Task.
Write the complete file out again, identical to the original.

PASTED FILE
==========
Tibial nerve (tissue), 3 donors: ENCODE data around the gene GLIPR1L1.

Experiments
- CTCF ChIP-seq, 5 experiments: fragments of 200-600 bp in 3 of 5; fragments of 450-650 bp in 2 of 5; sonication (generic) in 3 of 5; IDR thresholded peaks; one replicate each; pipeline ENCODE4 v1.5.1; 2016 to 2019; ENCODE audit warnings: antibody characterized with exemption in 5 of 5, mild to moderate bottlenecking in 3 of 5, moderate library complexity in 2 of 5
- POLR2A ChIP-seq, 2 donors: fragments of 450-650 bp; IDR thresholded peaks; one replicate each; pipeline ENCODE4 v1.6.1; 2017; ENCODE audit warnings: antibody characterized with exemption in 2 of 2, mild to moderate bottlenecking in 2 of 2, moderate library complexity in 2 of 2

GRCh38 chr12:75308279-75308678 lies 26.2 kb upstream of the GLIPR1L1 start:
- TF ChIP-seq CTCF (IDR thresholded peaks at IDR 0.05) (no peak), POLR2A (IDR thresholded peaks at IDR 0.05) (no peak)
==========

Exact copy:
Tibial nerve (tissue), 3 donors: ENCODE data around the gene GLIPR1L1.

Experiments
- CTCF ChIP-seq, 5 experiments: fragments of 200-600 bp in 3 of 5; fragments of 450-650 bp in 2 of 5; sonication (generic) in 3 of 5; IDR thresholded peaks; one replicate each; pipeline ENCODE4 v1.5.1; 2016 to 2019; ENCODE audit warnings: antibody characterized with exemption in 5 of 5, mild to moderate bottlenecking in 3 of 5, moderate library complexity in 2 of 5
- POLR2A ChIP-seq, 2 donors: fragments of 450-650 bp; IDR thresholded peaks; one replicate each; pipeline ENCODE4 v1.6.1; 2017; ENCODE audit warnings: antibody characterized with exemption in 2 of 2, mild to moderate bottlenecking in 2 of 2, moderate library complexity in 2 of 2

GRCh38 chr12:75308279-75308678 lies 26.2 kb upstream of the GLIPR1L1 start:
- TF ChIP-seq CTCF (IDR thresholded peaks at IDR 0.05) (no peak), POLR2A (IDR thresholded peaks at IDR 0.05) (no peak)